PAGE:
Chichen Itza was one of the centers of Mayan social life. It was located in the Mayan lowlands of Yucatan peninsula in Mexico. It was also a huge economic center that flourished on trade. Nearby are natural holes that provided rain water for the population. It has been suggested by many that human sacrificing contaminated these water supplies and led to decline of the Maya. Chichen Itza is distinguished from its contemporaries in the Maya world of the very late Classic by an innovative use of imagery in preference to text, on architectural forms executed on a very large scale (Joyce, 2000). This type and scale had not been previously used in other Mayan cities.


When the first Spanish conquistadors entered the new land of America they were quite overwhelmed at the sheer magnitude and organization of these complex societies. When treasure hunter and explorer Hiram Bingham III discovered  the ruins of the ancient great mountain top city of  the tourist attraction Machu Picchu in Peru many were baffled at the size and elevation of the great Inca city. Machu Picchu’s sheer size alone can provide an idea of just how advanced  the Inca actually  were. This large example of Inca architecture was used much a like a resort. It also had storage for food. The ridges were strategically cut out to grow their crops due to the slope of the mountain upon which it sits.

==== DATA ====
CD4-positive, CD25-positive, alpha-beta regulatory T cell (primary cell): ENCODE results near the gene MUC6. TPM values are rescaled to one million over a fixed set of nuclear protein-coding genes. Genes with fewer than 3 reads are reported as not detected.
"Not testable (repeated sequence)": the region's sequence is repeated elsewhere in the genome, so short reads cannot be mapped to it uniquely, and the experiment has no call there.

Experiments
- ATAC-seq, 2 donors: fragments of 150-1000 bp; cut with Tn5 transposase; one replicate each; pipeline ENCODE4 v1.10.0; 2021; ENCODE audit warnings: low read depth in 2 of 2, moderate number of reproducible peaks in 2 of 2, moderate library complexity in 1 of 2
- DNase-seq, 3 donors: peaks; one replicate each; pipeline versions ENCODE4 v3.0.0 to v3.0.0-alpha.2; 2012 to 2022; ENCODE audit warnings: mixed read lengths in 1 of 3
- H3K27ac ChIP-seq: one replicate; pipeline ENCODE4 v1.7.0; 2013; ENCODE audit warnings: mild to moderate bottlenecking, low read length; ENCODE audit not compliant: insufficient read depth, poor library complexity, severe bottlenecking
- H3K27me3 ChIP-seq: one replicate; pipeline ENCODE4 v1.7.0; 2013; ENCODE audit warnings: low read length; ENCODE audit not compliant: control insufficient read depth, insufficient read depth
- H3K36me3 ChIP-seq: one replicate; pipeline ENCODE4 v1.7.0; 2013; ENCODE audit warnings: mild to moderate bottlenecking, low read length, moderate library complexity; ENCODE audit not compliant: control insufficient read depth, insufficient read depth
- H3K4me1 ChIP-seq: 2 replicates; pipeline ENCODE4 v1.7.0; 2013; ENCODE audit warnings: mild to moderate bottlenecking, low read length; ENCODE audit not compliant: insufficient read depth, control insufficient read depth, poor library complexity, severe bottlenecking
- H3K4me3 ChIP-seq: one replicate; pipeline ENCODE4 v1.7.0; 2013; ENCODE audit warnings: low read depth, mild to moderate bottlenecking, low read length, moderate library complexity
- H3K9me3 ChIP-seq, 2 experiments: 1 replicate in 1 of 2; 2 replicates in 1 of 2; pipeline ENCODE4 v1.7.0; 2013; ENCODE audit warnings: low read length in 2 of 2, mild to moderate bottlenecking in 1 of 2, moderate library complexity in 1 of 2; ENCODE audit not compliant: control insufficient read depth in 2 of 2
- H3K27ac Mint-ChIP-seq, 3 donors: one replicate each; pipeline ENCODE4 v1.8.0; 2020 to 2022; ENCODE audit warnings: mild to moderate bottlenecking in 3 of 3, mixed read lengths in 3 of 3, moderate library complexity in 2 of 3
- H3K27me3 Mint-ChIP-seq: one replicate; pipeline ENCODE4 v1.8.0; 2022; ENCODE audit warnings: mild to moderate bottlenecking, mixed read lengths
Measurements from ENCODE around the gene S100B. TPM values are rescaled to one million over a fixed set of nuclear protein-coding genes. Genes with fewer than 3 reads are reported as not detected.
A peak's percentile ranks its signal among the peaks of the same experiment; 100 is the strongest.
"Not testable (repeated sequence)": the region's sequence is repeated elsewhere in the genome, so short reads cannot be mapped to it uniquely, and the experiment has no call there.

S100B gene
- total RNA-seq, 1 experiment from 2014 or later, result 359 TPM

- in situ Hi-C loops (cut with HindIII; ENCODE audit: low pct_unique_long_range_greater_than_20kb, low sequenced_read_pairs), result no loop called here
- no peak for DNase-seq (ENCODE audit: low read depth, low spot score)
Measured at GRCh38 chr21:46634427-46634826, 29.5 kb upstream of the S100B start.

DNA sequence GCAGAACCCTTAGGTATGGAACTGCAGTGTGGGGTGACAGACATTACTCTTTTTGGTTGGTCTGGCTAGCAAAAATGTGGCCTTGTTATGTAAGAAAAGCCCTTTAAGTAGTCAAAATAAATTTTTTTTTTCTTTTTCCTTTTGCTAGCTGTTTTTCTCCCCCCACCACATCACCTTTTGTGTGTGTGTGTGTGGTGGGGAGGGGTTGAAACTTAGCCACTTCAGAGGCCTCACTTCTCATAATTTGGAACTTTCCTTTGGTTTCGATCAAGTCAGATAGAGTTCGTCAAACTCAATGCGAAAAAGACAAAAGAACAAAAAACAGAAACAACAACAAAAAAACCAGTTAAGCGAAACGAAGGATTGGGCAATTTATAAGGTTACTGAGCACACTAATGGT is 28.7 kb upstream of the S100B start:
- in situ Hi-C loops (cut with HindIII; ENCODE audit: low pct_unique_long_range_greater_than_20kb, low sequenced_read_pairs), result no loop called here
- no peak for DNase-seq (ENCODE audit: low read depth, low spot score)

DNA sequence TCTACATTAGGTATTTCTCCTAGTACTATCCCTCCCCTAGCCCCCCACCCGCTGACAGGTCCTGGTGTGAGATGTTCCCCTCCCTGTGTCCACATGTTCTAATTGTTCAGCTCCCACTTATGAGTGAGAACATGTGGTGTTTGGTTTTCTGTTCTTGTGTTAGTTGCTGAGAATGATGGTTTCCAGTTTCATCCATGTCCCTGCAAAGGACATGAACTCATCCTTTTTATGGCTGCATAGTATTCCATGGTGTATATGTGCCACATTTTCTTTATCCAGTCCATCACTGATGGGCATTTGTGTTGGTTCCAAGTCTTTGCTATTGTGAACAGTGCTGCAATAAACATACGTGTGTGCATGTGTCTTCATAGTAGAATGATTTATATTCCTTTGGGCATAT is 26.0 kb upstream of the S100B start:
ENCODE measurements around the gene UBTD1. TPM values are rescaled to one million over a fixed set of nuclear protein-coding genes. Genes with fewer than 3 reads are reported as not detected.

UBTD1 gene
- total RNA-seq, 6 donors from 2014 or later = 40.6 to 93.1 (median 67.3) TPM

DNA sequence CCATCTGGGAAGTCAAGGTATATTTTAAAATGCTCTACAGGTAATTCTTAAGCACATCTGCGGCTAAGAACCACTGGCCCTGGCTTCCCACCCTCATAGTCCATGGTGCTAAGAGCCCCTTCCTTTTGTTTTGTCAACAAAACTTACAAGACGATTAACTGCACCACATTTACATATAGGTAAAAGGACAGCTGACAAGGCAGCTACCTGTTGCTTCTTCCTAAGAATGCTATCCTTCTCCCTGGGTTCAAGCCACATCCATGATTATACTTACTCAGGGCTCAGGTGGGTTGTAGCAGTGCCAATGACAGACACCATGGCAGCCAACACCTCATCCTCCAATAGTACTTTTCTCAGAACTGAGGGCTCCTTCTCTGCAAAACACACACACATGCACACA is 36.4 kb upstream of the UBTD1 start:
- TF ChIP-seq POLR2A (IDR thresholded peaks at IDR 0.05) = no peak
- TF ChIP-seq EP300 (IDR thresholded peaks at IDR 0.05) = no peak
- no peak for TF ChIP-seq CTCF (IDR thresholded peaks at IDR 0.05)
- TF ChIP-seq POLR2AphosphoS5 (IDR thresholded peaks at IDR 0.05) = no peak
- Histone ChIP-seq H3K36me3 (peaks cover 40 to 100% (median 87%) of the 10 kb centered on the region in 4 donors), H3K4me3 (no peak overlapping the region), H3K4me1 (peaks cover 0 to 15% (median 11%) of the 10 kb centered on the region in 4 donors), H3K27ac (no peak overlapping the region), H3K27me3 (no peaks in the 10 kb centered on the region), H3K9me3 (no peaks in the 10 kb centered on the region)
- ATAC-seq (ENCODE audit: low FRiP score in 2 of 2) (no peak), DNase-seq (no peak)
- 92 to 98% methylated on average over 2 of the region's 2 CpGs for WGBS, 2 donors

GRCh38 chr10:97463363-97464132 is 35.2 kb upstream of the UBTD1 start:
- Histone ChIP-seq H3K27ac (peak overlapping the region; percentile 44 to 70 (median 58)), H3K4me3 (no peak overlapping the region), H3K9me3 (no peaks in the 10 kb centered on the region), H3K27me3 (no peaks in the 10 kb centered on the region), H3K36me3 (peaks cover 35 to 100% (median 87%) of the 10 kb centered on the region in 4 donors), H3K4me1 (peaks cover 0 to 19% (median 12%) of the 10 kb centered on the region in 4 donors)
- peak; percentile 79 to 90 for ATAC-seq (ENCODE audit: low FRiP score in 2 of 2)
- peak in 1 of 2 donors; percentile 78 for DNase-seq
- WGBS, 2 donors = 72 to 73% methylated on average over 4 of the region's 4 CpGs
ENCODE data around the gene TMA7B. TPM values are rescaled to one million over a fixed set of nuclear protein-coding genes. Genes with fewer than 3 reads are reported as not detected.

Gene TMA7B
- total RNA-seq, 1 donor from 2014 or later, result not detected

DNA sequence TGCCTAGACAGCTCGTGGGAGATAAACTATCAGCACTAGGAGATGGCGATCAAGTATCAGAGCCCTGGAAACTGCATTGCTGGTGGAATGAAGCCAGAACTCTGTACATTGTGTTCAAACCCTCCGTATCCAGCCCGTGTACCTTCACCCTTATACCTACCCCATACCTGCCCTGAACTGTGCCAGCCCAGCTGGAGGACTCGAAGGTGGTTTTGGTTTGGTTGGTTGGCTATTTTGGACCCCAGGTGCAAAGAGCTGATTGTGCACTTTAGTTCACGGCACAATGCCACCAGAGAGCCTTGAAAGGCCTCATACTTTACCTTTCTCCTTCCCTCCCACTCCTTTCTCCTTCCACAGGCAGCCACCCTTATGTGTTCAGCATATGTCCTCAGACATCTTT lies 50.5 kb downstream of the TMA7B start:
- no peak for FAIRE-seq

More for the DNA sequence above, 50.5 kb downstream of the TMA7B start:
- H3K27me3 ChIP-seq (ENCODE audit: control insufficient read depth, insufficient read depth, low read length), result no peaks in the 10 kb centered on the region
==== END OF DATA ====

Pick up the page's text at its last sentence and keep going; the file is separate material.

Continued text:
The Inca societies were just as complex and mysterious as the Maya and just like the Maya their history was based on archaeological evidence that was collected by the Spanish conquistadors. Established somewhere around 1100 AD, the Inca were highly advanced and involved in the art of conquering way before the Spanish conquistadors arrived. The Incas built their societies at very high elevations that were in many ways isolated from other societies. In the highlands, people depended on the cultivation of potatoes and the herding of llamas and alpacas-camel- like beast that were the only domesticated animals anywhere in the Americas before the sixteenth century (Bentley and Ziegler, 2006). These alpacas are still utilized to this day and in many cases it is all that the present people use to carry their harvest. In the coastal lowlands rivers were used to irrigate and make the land rich for growing. The makeup of the land gave the Inca an advantage from those who traveled on foot as the huge Andes Mountains blanketed their existence.